Is a detective allowed to interrogate a minor victim in a sexual abuse case without informing them that they can be represented?

I am a 16 year old female who is a victim in a sexual assault case. When I reported it to the

detectives, they questioned me and everything was fine. Then , a little while later, I had my forensic interview. Then, the detective came to my house to get me for additional questioning. When we got in the room, her tone changed and she started mostly yelling and trying to twist my words. She picked on my mental health and stuff like that. My mom was in another room waiting when the lady came and got me. She told me to come on back but not my mother and didn’t tell us that we had a choice. My mother and I also didn’t know is that I didn’t have to accept those questions without someone defending me. Is the information in the interview credible and able to be used in court?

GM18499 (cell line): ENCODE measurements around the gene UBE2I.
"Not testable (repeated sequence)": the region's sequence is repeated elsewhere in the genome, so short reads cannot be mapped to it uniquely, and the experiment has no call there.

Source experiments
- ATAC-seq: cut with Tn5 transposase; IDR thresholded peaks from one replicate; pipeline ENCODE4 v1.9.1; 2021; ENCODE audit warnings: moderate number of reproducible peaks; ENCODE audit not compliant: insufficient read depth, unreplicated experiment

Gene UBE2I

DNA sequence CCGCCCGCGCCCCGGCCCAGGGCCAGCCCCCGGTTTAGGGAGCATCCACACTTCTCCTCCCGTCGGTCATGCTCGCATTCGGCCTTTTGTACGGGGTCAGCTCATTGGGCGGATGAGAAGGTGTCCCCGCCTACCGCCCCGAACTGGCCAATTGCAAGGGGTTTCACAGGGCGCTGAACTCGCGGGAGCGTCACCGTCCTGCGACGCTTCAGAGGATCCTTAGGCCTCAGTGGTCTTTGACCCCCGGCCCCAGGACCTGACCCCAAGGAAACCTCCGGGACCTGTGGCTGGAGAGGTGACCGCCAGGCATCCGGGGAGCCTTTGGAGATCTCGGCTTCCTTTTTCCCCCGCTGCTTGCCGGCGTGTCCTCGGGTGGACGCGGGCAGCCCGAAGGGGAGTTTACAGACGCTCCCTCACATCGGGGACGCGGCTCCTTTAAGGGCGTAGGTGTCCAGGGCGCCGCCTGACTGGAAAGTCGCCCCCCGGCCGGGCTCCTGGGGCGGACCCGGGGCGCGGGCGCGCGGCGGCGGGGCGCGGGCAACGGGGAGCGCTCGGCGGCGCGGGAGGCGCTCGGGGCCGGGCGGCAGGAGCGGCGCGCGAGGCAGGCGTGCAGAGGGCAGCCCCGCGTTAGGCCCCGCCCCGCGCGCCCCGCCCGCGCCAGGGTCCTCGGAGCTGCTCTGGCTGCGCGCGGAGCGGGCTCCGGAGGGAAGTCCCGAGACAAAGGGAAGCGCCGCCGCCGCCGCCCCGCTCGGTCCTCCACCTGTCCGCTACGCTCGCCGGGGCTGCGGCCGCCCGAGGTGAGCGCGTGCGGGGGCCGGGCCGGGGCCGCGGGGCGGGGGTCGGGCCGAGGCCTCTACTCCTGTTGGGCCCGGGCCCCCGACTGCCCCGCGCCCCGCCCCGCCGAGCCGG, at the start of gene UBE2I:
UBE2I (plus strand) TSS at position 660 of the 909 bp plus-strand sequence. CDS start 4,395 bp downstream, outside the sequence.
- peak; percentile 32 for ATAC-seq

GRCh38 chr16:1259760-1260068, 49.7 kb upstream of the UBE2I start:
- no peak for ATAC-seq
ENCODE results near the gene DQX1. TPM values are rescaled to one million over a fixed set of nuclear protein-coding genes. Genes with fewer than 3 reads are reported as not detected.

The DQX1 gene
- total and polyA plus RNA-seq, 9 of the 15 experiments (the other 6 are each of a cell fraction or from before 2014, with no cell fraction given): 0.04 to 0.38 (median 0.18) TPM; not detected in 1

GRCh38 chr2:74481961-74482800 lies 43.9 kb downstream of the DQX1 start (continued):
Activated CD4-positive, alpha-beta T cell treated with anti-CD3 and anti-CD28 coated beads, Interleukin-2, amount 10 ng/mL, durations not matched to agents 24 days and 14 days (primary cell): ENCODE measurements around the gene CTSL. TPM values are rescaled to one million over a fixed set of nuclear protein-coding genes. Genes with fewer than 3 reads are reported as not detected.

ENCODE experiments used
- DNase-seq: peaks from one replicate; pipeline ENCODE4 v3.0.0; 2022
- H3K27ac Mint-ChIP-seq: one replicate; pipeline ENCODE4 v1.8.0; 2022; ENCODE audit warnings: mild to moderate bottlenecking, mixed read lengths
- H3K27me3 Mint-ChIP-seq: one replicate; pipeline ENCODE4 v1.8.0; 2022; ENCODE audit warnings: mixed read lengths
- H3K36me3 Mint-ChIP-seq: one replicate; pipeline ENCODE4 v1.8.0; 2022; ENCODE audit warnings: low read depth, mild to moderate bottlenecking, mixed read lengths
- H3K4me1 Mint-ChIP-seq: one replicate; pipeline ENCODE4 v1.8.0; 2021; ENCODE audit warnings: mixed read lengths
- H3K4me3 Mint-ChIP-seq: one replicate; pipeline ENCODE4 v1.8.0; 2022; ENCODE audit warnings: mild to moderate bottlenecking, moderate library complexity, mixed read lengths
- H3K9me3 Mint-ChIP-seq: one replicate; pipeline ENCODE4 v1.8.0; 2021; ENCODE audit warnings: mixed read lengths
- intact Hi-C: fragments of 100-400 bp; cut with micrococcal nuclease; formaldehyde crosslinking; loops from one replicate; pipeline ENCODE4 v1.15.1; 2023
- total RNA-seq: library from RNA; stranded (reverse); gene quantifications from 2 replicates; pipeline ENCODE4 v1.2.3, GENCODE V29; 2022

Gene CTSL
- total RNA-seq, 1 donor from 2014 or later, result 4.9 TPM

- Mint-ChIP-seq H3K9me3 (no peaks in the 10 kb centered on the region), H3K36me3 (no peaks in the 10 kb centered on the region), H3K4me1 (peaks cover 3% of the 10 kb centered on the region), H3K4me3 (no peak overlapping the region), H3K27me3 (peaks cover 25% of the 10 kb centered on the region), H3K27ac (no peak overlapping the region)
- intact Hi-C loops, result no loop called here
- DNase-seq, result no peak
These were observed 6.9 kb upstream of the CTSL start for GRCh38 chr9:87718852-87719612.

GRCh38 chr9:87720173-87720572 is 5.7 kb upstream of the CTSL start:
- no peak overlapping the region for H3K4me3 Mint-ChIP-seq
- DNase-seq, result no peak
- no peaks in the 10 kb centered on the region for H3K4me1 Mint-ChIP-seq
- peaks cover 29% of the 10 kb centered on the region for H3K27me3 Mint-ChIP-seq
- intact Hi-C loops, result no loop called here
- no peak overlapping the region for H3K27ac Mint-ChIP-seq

Asked on September 6, 2018 under Criminal Law, Louisiana


M.T.G., Member, New York Bar / FreeAdvice Contributing Attorney

Answered 2 years ago | Contributor

I am so sorry for your situation and what happened to you. The right to be informed you have the right to be represented by an attorney - your "Miranda rights" - are required when you are in police custody.  When you are told you have the right to leave at any time you don't have to be given the Miranda warning. I would go and speakw ith an attorney at this point in time.  You seem to have been put in to a situation that warrants dealing with and do not speak with the police anymore without your Mother present and the attorney.  Good luck.

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